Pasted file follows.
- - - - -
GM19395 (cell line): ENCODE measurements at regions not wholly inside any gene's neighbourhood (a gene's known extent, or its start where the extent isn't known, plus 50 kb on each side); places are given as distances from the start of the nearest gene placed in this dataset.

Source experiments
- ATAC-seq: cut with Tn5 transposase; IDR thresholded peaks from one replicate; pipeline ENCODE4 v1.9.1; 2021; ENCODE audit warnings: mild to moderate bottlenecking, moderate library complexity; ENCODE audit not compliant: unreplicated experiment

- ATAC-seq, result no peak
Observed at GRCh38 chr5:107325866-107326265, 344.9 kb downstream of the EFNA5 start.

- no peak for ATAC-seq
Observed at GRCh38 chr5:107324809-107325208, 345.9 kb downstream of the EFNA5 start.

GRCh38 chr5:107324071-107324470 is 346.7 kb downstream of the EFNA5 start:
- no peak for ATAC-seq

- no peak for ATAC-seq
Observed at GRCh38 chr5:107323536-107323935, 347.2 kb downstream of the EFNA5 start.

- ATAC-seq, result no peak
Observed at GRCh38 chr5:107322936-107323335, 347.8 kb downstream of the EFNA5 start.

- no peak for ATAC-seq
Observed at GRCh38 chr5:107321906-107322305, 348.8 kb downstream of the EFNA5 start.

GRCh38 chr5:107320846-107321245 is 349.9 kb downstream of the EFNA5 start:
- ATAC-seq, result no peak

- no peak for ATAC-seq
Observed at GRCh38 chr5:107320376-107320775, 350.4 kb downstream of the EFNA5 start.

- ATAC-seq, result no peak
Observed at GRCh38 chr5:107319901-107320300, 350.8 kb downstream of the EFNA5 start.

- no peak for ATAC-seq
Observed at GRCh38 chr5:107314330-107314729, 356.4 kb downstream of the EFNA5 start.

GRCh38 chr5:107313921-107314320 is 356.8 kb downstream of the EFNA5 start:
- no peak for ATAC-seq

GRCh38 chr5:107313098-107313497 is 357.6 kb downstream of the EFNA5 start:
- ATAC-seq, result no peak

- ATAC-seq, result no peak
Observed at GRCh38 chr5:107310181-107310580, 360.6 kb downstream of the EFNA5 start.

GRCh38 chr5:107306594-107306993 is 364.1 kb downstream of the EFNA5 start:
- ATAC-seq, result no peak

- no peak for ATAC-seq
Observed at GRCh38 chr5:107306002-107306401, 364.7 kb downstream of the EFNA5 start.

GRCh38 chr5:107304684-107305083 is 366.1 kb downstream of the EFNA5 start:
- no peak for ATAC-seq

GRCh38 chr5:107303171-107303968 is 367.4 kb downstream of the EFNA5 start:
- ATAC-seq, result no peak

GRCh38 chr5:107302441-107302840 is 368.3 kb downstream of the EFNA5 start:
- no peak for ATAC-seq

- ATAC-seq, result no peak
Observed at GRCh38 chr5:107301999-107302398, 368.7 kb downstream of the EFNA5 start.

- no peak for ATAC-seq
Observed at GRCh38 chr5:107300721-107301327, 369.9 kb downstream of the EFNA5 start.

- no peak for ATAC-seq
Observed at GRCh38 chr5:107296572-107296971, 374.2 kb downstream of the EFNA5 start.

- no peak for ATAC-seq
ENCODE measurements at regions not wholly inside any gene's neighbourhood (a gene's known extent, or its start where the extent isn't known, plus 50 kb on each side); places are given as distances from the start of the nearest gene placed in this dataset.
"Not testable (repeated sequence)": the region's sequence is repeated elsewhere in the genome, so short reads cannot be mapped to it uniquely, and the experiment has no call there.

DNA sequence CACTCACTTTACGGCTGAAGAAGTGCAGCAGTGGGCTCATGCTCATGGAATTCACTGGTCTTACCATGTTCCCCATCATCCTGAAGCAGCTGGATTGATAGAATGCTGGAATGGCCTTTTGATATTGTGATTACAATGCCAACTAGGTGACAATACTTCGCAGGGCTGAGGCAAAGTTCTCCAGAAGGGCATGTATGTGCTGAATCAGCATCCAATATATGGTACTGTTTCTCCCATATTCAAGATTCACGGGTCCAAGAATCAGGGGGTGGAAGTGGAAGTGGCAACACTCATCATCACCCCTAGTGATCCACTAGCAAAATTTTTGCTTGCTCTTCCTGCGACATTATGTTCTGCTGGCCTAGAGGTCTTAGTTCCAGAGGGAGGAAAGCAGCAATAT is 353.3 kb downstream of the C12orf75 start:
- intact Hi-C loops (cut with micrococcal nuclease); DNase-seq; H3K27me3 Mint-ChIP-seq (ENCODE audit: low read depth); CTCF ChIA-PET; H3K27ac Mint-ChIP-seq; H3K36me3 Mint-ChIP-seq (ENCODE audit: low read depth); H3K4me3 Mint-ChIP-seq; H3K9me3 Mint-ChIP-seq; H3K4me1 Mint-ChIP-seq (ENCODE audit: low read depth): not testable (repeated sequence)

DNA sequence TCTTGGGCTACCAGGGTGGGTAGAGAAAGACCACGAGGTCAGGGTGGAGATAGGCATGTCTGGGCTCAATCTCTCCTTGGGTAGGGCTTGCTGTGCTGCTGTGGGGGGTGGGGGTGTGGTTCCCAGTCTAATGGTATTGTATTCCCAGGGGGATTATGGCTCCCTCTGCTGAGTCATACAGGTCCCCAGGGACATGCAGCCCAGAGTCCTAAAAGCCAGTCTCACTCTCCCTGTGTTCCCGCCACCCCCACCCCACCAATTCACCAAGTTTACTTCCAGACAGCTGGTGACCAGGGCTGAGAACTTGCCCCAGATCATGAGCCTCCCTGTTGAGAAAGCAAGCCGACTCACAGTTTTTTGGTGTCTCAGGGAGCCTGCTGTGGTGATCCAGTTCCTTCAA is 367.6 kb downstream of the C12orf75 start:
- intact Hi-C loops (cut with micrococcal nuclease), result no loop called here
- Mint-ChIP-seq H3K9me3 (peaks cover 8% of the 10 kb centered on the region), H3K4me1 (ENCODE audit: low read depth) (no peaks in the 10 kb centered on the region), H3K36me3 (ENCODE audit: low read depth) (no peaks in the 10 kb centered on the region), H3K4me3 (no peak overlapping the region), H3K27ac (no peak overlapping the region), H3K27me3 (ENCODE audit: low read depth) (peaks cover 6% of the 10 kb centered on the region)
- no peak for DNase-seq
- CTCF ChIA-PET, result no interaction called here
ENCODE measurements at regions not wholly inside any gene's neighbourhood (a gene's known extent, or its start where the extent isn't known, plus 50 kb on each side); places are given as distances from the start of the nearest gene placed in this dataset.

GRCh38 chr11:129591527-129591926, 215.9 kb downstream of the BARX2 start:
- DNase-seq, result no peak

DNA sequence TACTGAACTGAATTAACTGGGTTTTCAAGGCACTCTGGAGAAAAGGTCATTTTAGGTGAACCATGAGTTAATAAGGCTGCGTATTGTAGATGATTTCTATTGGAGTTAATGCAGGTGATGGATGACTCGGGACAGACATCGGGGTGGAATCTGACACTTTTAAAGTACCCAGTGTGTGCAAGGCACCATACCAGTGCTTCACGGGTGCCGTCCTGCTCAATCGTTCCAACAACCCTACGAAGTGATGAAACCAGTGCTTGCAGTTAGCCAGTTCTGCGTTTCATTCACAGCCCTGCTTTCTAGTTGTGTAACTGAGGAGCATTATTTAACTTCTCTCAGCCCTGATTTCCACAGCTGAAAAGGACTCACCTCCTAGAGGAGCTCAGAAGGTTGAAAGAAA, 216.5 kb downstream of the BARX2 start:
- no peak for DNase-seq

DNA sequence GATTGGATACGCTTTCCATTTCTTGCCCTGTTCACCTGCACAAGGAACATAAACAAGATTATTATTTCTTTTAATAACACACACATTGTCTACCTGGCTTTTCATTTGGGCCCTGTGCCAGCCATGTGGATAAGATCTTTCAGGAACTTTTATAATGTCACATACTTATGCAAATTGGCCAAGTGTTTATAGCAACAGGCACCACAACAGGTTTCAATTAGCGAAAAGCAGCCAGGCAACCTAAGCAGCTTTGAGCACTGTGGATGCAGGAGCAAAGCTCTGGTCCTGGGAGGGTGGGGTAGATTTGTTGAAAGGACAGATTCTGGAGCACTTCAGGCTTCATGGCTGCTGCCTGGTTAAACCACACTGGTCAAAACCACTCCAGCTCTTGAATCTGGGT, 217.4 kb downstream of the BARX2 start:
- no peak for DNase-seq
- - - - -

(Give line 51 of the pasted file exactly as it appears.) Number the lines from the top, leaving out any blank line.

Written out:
DNA sequence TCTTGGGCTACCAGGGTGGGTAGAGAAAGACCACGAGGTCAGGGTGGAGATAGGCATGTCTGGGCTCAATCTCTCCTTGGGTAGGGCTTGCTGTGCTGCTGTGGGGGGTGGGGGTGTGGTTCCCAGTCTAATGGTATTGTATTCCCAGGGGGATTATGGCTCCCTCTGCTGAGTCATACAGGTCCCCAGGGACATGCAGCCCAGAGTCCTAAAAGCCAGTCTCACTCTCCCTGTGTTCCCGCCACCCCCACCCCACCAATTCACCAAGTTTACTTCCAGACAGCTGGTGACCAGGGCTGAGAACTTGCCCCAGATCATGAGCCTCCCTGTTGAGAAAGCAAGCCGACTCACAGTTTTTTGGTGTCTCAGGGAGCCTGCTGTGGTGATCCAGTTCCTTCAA is 367.6 kb downstream of the C12orf75 start: